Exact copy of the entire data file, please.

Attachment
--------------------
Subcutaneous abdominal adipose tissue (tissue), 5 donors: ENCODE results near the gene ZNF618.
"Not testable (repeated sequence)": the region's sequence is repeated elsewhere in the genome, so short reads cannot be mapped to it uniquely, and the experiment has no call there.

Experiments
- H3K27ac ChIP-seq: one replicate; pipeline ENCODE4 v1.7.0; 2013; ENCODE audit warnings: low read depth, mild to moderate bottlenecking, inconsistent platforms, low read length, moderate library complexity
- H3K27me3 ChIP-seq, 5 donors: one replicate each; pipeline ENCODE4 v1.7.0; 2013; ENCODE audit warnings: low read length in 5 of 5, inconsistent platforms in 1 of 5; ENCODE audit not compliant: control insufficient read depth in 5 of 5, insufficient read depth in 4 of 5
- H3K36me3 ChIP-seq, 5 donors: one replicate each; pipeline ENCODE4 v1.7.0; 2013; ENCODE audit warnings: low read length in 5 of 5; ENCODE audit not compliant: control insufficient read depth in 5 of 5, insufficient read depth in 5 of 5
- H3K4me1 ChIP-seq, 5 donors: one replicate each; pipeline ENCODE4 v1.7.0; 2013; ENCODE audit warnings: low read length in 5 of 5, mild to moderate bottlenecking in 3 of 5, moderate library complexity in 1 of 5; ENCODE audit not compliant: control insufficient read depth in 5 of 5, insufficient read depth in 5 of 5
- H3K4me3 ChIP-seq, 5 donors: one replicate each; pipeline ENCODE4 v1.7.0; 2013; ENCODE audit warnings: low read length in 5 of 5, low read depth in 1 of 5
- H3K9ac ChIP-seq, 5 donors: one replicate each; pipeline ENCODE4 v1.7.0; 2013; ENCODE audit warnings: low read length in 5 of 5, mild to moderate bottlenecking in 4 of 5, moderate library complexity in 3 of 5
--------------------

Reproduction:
Subcutaneous abdominal adipose tissue (tissue), 5 donors: ENCODE results near the gene ZNF618.
"Not testable (repeated sequence)": the region's sequence is repeated elsewhere in the genome, so short reads cannot be mapped to it uniquely, and the experiment has no call there.

Experiments
- H3K27ac ChIP-seq: one replicate; pipeline ENCODE4 v1.7.0; 2013; ENCODE audit warnings: low read depth, mild to moderate bottlenecking, inconsistent platforms, low read length, moderate library complexity
- H3K27me3 ChIP-seq, 5 donors: one replicate each; pipeline ENCODE4 v1.7.0; 2013; ENCODE audit warnings: low read length in 5 of 5, inconsistent platforms in 1 of 5; ENCODE audit not compliant: control insufficient read depth in 5 of 5, insufficient read depth in 4 of 5
- H3K36me3 ChIP-seq, 5 donors: one replicate each; pipeline ENCODE4 v1.7.0; 2013; ENCODE audit warnings: low read length in 5 of 5; ENCODE audit not compliant: control insufficient read depth in 5 of 5, insufficient read depth in 5 of 5
- H3K4me1 ChIP-seq, 5 donors: one replicate each; pipeline ENCODE4 v1.7.0; 2013; ENCODE audit warnings: low read length in 5 of 5, mild to moderate bottlenecking in 3 of 5, moderate library complexity in 1 of 5; ENCODE audit not compliant: control insufficient read depth in 5 of 5, insufficient read depth in 5 of 5
- H3K4me3 ChIP-seq, 5 donors: one replicate each; pipeline ENCODE4 v1.7.0; 2013; ENCODE audit warnings: low read length in 5 of 5, low read depth in 1 of 5
- H3K9ac ChIP-seq, 5 donors: one replicate each; pipeline ENCODE4 v1.7.0; 2013; ENCODE audit warnings: low read length in 5 of 5, mild to moderate bottlenecking in 4 of 5, moderate library complexity in 3 of 5